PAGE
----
Virus-hit UK economy slumps almost 20% in lockdown
Britain's coronavirus-ravaged economy slumped almost one-fifth during the country's lockdown and remained set for its sharpest decline in annual output for 300 years, official data showed Tuesday.
The Office for National Statistics (ONS) said gross domestic product plunged 19.1 percent in the three months to May "as government restrictions on movement dramatically reduced economic activity".
The Office for Budget Responsibility, in charge of the government's economic forecasts, said the "UK is on track to record the largest decline in annual GDP for 300 years", estimating that the economy could shrink by as much as 14.3 percent in 2020.
The Bank of England had already forecast that the UK economy could have its sharpest annual contraction in centuries.
GDP output grew 1.8 percent in May from April as the government began to ease restrictions, particularly boosting construction and manufacturing.
Yet the economy remains about 24.5 percent below its size in February before the pandemic spread.
"Manufacturing and house-building showed signs of recovery as some businesses saw staff return to work," said Jonathan Athow, deputy national statistician at the ONS, in reference to the May data.
"Despite this, the economy was still a quarter smaller in May than in February, before the full effects of the pandemic struck.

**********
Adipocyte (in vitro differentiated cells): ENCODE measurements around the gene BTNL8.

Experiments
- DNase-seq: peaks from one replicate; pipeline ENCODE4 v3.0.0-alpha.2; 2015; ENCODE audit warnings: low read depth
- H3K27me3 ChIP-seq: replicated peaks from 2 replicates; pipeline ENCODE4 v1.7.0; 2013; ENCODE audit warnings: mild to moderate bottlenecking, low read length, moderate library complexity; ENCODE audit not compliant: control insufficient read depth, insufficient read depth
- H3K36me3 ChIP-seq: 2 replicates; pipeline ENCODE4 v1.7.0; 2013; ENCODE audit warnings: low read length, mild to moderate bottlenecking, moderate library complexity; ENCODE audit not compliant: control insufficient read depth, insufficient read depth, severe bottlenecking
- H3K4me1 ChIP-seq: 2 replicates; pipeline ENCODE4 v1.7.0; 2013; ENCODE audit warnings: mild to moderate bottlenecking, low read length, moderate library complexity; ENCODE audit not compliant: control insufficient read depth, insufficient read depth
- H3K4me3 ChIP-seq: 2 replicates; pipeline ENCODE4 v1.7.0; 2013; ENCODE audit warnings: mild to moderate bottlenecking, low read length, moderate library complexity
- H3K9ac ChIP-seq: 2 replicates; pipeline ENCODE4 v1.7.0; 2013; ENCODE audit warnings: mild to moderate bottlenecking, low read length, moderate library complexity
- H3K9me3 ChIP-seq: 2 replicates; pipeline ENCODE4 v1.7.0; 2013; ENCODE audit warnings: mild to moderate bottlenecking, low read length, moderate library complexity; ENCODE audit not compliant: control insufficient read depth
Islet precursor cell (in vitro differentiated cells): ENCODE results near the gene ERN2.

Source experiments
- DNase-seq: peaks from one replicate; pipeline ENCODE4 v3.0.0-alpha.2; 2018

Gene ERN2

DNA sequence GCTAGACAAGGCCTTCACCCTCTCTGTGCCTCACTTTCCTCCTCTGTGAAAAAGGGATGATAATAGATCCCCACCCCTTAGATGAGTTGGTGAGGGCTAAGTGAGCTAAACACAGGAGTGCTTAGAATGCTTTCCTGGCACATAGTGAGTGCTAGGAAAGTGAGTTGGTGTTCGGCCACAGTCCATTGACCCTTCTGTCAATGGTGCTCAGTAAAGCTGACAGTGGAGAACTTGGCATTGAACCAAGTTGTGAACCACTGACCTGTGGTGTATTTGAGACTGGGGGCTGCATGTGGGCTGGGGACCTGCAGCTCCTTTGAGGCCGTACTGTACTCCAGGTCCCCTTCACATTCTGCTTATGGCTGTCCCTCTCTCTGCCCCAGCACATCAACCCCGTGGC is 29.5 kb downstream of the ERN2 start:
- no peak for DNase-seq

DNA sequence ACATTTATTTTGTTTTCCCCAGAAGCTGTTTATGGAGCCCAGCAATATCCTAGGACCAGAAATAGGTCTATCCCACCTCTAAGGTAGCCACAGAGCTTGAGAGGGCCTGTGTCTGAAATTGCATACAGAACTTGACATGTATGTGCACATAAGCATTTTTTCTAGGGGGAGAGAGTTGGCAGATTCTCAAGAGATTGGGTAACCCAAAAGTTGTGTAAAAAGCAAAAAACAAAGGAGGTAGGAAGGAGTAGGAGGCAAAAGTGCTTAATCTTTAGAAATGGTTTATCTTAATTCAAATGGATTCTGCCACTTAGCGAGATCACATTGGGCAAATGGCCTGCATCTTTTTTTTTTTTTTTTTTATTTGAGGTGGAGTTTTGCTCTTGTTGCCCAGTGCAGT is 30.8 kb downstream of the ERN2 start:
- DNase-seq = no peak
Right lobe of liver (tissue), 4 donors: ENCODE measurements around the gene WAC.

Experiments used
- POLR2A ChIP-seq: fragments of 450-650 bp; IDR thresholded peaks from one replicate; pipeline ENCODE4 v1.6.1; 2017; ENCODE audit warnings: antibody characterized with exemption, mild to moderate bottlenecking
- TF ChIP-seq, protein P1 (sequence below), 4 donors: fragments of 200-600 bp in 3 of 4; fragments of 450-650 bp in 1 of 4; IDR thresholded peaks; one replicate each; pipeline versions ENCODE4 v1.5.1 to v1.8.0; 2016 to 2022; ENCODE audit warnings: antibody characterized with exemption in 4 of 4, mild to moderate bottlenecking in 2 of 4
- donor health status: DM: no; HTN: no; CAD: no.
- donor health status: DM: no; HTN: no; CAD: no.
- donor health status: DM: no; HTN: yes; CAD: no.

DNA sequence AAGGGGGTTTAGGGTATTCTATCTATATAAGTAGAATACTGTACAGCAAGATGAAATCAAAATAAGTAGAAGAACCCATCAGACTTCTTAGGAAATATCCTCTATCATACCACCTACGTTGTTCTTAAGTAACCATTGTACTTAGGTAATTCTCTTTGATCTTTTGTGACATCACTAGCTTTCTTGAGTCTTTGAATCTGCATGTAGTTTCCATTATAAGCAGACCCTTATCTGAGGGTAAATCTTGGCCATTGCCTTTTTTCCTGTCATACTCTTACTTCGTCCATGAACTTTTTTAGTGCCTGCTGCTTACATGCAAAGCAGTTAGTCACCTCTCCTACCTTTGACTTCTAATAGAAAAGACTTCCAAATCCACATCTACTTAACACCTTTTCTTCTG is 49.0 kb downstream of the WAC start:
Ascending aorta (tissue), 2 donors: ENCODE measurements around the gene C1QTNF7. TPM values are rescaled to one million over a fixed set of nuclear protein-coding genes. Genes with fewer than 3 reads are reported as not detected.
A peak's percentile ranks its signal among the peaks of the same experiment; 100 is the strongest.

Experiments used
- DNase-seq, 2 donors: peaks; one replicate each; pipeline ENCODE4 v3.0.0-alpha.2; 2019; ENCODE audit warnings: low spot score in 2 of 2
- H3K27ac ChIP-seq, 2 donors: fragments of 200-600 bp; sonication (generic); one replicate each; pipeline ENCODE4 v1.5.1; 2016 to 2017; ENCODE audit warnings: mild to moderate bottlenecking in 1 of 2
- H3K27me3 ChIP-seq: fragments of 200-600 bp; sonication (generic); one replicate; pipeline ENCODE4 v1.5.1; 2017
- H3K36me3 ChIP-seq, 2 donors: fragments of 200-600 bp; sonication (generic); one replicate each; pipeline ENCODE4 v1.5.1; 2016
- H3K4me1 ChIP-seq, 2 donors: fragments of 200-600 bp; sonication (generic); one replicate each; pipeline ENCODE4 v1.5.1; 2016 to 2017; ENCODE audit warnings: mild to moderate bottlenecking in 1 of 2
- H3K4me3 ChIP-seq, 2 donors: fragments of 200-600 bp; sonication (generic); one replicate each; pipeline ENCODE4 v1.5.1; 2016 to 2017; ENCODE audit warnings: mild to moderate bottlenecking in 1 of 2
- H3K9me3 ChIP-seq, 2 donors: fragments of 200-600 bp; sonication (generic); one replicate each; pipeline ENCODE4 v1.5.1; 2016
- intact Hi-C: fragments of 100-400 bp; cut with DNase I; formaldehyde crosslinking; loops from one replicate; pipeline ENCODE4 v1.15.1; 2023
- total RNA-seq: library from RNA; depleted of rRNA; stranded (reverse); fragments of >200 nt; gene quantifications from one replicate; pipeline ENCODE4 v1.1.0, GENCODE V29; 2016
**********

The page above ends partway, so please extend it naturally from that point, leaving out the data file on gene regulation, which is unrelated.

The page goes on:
"In the important services sector we saw some pick-up in retail, which saw record online sales.
"However, with lockdown restrictions remaining in place, many other services remained in the doldrums, with a number of areas seeing further declines," Athow added.
Britain has been one of the countries worst hit by the virus, with nearly 45,000 deaths from positive coronavirus cases, according to an official government tally.
Broader statistics taking into account suspected cases puts the death toll at more than 50,000.
Britain is in the final stages of rolling back nationwide coronavirus restrictions imposed on March 23.
Meanwhile facemasks are to become compulsory in shops and supermarkets in England from next week, the government said on Tuesday, in a U-turn on previous policy.